More than half a million Tennesseans have filed unemployment claims since mid-March
Another 28,000 people filed new unemployment claims in Tennessee last week, according to the latest report from the Tennessee Department of Labor. There have been 532,580 new unemployment claims since March 15.
But thousands of people are still waiting for checks. During a meeting Wednesday, Knoxville representative Gloria Johnson said she talks all day with unemployment applicants who are unable to reach a representative at the Department of Labor.
“They’re doing everything right, but they’re unemployed Tennesseeans who still haven’t received a check,” Johnson said. “Some of them going on nine weeks; they deserve their money.”
Paul Mohlman is a Knoxville resident who filed for unemployment two months ago. He said he has not received an update on his claim since March 26th and has been unable to contact anyone at the labor department. In the meantime, he said he’s run out of money to pay for gas and food.
“It’s so incredibly frustrating, and the answers that come are vague and confusing,” Mohlman said.
The Tennessee House Democratic Caucus is hosting a virtual town hall Friday at noon to discuss unpaid unemployment claims. The meeting is being called "Tennessee Unemployment Nightmares" after a Facebook support group of the same name.
Tennessee Labor Department spokesman Chris Cannon wrote in an email, “We are trying to respond to literally tens of thousands of phone calls and emails each day as quickly as we possibly can.”
The Department of Labor has distributed almost $360 million in federal and state unemployment compensation since March 15th.
Lawmakers advise those taking COVID-19 tests not to share their address
The Tennessee Black Caucus of State Legislators issued a statement encouraging all Tennesseeans to seek COVID-19 testing, but advising them not to provide their street addresses. This comes after the state's department of health offered local law enforcement agencies access to the COVID-19 patient database. The caucus has called on Governor Lee to end the data-sharing program.
“Many Tennesseans remain reluctant to test for the COVID-19 virus, fearing that the state and county health departments will share the name and addresses of those citizens who test positive for the COVID-19 virus with outside agencies,” the legislators wrote.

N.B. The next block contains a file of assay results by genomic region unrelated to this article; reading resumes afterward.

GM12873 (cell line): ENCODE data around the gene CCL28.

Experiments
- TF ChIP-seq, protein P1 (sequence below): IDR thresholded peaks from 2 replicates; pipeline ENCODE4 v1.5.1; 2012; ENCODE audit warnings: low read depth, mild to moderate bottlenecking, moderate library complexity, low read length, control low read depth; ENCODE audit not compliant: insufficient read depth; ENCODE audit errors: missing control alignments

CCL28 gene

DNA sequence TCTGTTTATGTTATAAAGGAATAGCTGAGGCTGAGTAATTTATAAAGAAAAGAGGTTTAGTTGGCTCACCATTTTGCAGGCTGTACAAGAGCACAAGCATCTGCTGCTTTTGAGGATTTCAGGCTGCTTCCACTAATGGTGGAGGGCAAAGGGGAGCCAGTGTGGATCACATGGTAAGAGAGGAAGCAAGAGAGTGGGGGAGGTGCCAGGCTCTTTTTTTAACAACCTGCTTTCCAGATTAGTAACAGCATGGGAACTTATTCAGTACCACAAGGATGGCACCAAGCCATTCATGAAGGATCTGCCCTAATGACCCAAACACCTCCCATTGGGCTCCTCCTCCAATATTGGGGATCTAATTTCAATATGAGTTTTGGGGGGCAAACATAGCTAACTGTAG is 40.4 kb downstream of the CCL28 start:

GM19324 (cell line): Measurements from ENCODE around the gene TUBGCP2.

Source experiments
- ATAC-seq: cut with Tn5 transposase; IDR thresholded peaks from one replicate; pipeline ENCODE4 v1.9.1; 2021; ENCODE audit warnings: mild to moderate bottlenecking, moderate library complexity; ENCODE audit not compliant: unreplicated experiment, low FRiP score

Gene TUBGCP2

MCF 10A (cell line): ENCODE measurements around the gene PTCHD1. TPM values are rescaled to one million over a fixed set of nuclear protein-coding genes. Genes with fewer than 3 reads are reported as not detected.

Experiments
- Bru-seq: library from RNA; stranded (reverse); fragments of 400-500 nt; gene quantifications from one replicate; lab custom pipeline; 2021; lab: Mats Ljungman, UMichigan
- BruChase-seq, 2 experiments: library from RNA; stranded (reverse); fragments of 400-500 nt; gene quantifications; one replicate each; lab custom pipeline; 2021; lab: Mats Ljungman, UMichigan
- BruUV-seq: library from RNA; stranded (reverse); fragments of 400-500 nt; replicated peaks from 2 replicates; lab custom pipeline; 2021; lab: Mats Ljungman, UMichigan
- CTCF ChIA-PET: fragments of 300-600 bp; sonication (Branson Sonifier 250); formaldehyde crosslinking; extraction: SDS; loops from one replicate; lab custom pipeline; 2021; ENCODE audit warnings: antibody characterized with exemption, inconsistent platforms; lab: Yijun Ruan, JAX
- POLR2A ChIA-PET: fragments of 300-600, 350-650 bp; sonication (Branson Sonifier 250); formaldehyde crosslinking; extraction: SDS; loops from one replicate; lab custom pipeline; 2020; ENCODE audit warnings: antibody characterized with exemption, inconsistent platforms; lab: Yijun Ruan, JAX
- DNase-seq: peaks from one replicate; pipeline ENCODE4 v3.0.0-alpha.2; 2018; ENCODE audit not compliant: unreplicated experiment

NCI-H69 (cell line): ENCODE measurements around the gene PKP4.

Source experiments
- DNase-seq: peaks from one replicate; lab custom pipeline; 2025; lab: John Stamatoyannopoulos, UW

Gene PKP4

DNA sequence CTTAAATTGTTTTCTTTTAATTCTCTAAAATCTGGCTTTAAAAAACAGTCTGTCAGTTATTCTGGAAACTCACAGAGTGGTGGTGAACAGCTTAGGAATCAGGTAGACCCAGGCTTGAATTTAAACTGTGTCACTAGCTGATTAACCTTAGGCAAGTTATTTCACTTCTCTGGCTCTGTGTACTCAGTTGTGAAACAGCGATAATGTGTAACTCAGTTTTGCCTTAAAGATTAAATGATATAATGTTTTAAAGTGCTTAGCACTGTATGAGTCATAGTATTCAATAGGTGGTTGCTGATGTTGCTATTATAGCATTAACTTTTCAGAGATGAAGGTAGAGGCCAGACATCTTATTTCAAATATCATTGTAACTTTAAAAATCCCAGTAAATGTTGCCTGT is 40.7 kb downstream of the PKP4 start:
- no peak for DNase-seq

On April 9th, Governor Bill Lee sent a letter to local police stations offering access to the COVID-19 patient database. The letter was released by nonprofit news site Tennessee Lookout in early May.
Last week, the Knoxville Police Department opted out of the program, after participating for three weeks. However, shortly after KPD's announcement, Knox County Sheriff's Office confirmed they had not previously seen the email from the Governor's office, and opted into the program. KCSO spokesperson Kimberly Glen said the department did not discuss this decision with the Knox County Health Department.
Knox County health director Martha Buchanan said during a press briefing that she has concerns about law enforcement having access to health data, but the COVID-19 patient database is managed at the state level. As for the county, Buchanan said her staff does not share additional data with the police.
"We are not sharing any information with law enforcement except in very specific situations," Buchanan said.
According to the signed memo between the state’s Department of Health and the Knox County Sheriff’s Office, individuals are removed from the list 30 days after testing positive for COVID-19. Spokesperson Kimberly Glen said only Sheriff Spangler has access to the database. All Knox County Sheriff’s employees were sent a nondisclosure agreement about the patient database.
“KCSO will initially use the information for our Corrections division with regard to inmates coming into our facilities,” Glen said in an email. “Any other uses will be determined and approved by Sheriff Spangler.”
UT plans for different scenarios this fall
A UT task force of staff and faculty have spent the past month compiling a report that outlines key considerations for three possible scenarios in the fall semester.
The first scenario imagines a semester where students start August 19th with safety measures in place. The second plans for a sudden spike of COVID-19 cases mid-semester, and the third outlines a situation where students do not return to campus at all.
Chancellor Donde Plowman announced on May 6 that UT will resume an on-campus experience this fall, implying scenario one or two in the task force's report is the plan. Plowman said in a statement she will identify the resources needed to carry out the task force’s recommendations in the coming weeks.